Created by Teenaa Kaur over a five-year period, the documentary follows the lives of women of the infamous ‘widow’s colony’, an area on the outskirts of Delhi given the name for the amount of women left without husbands following the 1984 Sikh genocide.

Teenaa Kaur is an independent director/producer and screenwriter with a wide range of experience in documentary genres.

Teenaa Kaur said, ‘I am delighted to be able to take my film to the UK, where the issue of the Sikh genocide of 1984 is important to Sikhs and non-Sikhs alike.

“I hope to be able to provide audiences with a deeper understanding of those living with the lasting traumas of the genocide and to challenge racial discrimination in any form.”

Jaspinder Singh said of the tour, ‘It is an honour to be able to help people watch such an important film for anyone who values human rights and social justice.

“We thank all the University Sikh Societies and Sikh organisations involved for making this happen.’

Sikh Federation UK – UK Government failing 30-year old Scot torture victim held in Indian jail for 3 months without charge

London, 1 February 2018. Today Jagtar appeared in court for the 24th time, but still no evidence has been presented and no charges have been forthcoming.

The National Investigation Agency (NIA) that took over the case six weeks ago from Punjab police was reprimanded by the judge today for delays and failing to produce the correct paper work.

Martin Docherty-Hughes the MP for 30-year old Jagtar Singh Johal from Dumbarton and Jagtar’s elder brother also today met with Mark Field, the Foreign Minister responsible for relations with India.

Mark Field was told the UK Government was failing to protect Jagtar from ill-treatment and not doing enough to secure his release and return home.

Foreign Minister Rory Stewart gave assurances in the House of Commons on 21 November of ‘extreme action’ against the Indian authorities in relation to the torture of the 30-year old Brit.

However, three months following Jagtar’s abduction on 4 November, allegations of third degree torture, denial of an independent medical examination, lack of private access to consular staff and no charges the Foreign Office is being accused of deliberately wasting time and negligence.

Bhai Amrik Singh, the Chair of the Sikh Federation (UK) said:

“The Foreign Secretary has failed to issue a statement or meet Jagtar’s family and Sir Dominic Asquith, the British High Commissioner to India has also been silent.”

“Mark Field has been photographed winning and dinning with Indian government representatives and more concerned with trade and protests against the Indian PM, Narendra Modi when he visits Britain in April.”

Yesterday a report titled: ‘Beyond discretion, The protection of British Nationals abroad from torture and ill-treatment’ was released in Parliament by Redress, a human rights organisation dedicated to securing justice for torture victims.

More than 100 British citizens a year are subjected to ill-treatment in foreign jails, but many struggle to get the Foreign Office assistance they need.

At the launch in Parliament organised by the All Party Parliamentary Group for Human Rights those present heard from Richard Ratcliffe on his campaign in the case of his wife Nazanin Zaghari-Ratcliffe, a British mother jailed in Iran.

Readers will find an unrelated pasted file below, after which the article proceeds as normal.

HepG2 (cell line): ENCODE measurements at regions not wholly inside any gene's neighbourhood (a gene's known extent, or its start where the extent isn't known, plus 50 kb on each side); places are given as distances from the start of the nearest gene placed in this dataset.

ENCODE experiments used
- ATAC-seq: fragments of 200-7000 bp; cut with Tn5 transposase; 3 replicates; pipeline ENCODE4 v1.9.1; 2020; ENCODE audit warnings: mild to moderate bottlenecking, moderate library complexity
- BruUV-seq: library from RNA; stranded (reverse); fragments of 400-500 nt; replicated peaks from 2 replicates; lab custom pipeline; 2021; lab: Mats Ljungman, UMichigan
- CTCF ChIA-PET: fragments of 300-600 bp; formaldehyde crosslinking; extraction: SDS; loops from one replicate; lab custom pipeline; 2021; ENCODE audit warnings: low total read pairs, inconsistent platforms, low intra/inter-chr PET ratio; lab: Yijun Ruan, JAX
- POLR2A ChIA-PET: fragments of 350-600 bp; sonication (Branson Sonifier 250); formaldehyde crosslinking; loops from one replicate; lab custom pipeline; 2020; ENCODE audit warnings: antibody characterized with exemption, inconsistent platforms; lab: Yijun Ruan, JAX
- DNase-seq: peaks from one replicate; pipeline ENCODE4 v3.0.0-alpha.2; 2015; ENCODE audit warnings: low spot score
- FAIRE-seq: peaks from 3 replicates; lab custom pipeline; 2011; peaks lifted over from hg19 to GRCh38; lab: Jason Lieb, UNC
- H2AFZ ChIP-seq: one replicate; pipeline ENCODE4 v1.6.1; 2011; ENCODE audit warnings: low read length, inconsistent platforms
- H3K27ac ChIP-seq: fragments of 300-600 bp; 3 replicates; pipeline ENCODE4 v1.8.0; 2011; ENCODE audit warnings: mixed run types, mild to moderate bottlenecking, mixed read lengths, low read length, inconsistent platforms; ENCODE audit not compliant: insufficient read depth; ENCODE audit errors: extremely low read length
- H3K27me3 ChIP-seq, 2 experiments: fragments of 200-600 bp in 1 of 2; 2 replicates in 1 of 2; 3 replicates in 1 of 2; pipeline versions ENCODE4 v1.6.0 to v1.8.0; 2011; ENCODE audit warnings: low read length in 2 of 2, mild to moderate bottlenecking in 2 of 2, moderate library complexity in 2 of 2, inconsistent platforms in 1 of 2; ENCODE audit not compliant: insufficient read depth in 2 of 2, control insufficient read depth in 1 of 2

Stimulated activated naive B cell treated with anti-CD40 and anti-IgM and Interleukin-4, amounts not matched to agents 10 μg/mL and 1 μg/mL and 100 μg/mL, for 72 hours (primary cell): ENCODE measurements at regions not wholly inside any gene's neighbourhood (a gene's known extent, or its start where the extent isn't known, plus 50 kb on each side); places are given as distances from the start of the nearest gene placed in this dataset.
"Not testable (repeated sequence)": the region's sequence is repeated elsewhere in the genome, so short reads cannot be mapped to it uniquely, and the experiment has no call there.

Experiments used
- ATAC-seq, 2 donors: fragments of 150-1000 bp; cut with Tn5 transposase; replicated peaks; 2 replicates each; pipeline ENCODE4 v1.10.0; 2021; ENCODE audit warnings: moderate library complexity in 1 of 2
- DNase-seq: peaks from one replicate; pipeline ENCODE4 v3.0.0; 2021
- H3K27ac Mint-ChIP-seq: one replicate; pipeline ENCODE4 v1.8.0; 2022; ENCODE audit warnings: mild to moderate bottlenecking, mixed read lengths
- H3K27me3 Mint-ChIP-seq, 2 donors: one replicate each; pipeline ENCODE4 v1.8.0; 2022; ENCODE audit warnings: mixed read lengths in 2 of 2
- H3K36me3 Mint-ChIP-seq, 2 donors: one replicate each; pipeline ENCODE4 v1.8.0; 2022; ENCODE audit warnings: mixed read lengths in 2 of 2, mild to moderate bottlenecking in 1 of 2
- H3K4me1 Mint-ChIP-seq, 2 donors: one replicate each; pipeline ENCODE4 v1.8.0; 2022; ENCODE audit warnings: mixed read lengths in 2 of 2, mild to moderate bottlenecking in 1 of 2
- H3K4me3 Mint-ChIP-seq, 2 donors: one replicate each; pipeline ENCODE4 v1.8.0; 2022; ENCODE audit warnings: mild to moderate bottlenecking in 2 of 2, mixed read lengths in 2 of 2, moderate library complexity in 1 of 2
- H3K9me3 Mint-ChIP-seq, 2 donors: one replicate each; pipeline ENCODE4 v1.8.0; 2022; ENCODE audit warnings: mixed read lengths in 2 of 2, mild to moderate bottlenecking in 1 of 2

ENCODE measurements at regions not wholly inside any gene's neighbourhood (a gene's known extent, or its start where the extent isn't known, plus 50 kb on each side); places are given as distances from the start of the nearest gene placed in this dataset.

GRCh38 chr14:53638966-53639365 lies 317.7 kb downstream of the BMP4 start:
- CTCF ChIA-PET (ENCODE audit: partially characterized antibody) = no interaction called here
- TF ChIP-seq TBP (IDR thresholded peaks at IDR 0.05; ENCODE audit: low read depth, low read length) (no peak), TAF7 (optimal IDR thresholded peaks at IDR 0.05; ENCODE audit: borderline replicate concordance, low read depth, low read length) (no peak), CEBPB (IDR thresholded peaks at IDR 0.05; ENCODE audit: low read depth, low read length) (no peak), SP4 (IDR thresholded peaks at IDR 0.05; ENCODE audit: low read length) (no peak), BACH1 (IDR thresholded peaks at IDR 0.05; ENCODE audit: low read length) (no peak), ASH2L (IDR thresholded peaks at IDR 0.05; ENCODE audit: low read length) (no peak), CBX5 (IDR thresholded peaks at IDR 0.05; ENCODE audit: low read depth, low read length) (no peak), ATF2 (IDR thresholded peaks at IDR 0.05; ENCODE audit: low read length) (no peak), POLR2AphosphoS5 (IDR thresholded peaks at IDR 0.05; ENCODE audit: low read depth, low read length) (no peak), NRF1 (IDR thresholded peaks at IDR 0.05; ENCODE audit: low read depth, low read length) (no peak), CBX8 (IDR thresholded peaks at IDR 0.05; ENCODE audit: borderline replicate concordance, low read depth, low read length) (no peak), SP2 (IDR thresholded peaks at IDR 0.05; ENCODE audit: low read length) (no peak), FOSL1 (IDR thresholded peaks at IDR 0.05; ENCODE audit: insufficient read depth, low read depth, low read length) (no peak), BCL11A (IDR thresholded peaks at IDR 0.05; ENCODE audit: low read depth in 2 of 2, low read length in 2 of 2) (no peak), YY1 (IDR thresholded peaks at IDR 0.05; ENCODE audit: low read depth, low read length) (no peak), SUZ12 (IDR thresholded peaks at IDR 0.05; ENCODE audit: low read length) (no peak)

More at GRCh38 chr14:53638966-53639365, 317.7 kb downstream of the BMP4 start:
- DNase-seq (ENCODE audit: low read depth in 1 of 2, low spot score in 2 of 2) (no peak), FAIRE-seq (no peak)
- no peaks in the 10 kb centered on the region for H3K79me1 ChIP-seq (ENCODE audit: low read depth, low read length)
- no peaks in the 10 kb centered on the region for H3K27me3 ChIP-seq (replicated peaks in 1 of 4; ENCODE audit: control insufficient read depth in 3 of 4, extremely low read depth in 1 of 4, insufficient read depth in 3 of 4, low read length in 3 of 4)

Others that spoke included Gurpreet Singh Johal the brother of Jagtar Singh Johal and Billy Irving one of the Chennai 6 who were scathing in Britain’s approach with India.

Several Sikh representatives spoke about Jagtar Singh Johal and India as well as Martin Docherty-Hughes the MP for Jagtar Singh Johal, Liz McInnes the Shadow Minister responsible for relations with India and Tanmanjeet Singh Dhesi the MP from Slough.

All speakers in relation to Jagtar Singh Johal and the Chennai 6 agreed that the British Government was failing to provide strong enough protection to its citizens when they are unjustly jailed and tortured In India.

The 75-page Redress report highlights the specific cases of Nazanin Zaghari-Ratcliffe in Iran, Andargachew ‘Andy’ Tsege in Ethiopia and Jagtar Singh Johal in India and accuses the UK Government of “a failure to speak out in the face of serious human rights violations” that “seriously weakens the protection of its own nationals and risks legitimising abuses.”

Bhai Amrik Singh continued:

“We are deeply concerned with the time taken by Foreign Office officials to act upon Jagtar’s allegations of third degree torture and their failure to gain private access since his abduction three months ago.”

“Consular officials appear to simply be relying on physical signs of torture and ignoring the relentless psychological torture Jagtar has been under.”

“Although the Indian authorities have been torturing and mistreating Jagtar the UK Government has become complicit without taking the ‘extreme action’ they promised MPs in Parliament to protect him.”

“The Foreign Office must immediately intervene or there is likely to be a mass protest later this month in London due to their negligence and also will increase the number of protesters when the Indian PM attends the Commonwealth Heads of Government Meeting in April.”

A very broad coalition is being put together involving the Chennai 6 and Scots in general to protest against the treatment of British citizens tortured and jailed in India.